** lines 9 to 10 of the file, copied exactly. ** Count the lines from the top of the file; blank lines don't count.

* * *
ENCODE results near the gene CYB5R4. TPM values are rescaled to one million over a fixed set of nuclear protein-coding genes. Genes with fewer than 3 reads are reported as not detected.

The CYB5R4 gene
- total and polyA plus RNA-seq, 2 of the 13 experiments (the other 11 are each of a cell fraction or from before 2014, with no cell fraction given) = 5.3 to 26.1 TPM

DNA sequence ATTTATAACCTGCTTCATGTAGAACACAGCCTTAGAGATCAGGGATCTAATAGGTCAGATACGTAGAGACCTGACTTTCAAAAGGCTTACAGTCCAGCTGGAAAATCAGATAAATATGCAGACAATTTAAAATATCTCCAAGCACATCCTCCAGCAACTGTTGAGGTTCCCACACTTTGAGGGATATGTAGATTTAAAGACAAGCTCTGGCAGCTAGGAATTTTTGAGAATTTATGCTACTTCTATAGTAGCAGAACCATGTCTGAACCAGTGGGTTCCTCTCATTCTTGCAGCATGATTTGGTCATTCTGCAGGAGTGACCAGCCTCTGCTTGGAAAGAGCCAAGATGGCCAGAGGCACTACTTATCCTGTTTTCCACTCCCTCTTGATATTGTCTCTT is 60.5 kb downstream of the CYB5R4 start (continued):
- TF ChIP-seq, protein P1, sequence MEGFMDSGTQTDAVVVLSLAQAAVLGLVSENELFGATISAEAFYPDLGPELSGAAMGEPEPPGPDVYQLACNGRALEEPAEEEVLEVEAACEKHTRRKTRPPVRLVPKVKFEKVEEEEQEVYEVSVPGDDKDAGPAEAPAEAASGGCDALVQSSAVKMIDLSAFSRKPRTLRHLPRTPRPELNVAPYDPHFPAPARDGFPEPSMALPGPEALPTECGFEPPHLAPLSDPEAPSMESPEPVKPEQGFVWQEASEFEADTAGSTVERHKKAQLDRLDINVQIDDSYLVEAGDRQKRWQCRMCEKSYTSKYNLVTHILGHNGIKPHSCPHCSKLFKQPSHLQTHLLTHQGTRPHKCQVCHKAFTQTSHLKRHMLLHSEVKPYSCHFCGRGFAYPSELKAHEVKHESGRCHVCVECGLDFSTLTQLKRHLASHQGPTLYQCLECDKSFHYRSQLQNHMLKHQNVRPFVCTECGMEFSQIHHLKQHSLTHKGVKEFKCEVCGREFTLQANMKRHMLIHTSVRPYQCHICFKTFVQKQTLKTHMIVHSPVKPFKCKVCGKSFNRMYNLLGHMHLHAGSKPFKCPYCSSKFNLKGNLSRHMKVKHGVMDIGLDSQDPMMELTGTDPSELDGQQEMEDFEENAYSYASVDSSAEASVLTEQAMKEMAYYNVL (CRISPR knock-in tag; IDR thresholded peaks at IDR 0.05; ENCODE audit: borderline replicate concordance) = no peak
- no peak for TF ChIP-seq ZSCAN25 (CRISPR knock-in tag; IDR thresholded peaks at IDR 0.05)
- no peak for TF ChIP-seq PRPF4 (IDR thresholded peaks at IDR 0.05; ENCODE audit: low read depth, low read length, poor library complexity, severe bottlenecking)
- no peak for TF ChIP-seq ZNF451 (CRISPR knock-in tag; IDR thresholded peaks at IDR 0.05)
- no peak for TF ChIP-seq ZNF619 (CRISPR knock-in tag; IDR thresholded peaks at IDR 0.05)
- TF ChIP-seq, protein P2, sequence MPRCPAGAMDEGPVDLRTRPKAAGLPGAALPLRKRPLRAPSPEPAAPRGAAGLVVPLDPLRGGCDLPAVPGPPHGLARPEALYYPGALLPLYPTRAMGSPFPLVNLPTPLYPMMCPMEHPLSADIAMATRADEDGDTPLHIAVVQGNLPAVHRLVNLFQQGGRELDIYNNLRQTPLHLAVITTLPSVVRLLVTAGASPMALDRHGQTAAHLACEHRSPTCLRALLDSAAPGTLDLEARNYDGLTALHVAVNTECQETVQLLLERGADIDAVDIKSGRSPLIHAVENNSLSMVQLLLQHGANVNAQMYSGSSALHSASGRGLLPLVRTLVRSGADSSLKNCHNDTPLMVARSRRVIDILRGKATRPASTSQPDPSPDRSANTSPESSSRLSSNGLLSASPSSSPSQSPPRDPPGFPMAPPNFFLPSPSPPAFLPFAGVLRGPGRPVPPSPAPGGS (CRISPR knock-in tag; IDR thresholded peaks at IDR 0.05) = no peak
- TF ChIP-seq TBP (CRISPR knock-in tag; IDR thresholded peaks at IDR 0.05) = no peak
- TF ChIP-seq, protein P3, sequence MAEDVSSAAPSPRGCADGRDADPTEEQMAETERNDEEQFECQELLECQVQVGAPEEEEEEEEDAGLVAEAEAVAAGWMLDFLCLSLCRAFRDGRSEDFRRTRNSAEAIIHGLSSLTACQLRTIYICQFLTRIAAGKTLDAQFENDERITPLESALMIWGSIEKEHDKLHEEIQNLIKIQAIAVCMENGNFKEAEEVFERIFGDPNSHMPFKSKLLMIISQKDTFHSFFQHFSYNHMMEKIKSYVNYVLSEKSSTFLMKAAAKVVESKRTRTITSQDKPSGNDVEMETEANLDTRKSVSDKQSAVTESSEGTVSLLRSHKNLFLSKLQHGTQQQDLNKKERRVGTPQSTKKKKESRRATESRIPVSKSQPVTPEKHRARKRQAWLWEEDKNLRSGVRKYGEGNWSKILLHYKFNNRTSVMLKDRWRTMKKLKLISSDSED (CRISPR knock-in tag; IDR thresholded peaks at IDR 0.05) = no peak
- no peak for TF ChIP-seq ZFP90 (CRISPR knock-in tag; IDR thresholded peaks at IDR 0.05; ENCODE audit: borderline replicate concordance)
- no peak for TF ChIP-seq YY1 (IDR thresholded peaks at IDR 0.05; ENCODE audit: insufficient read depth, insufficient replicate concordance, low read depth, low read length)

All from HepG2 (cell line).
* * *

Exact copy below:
- no peak for TF ChIP-seq ZNF619 (CRISPR knock-in tag; IDR thresholded peaks at IDR 0.05)
- TF ChIP-seq, protein P2, sequence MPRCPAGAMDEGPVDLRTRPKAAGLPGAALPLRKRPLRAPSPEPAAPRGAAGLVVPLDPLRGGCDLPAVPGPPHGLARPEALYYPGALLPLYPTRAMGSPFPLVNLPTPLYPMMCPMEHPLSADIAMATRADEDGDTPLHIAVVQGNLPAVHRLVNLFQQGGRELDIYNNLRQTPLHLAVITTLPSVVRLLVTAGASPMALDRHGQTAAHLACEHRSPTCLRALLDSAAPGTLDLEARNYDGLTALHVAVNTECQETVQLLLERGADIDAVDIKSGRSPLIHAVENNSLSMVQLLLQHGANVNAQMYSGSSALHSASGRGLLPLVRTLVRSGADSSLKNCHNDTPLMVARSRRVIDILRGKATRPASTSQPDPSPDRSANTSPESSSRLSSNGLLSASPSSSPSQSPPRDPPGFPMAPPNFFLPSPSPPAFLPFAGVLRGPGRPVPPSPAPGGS (CRISPR knock-in tag; IDR thresholded peaks at IDR 0.05) = no peak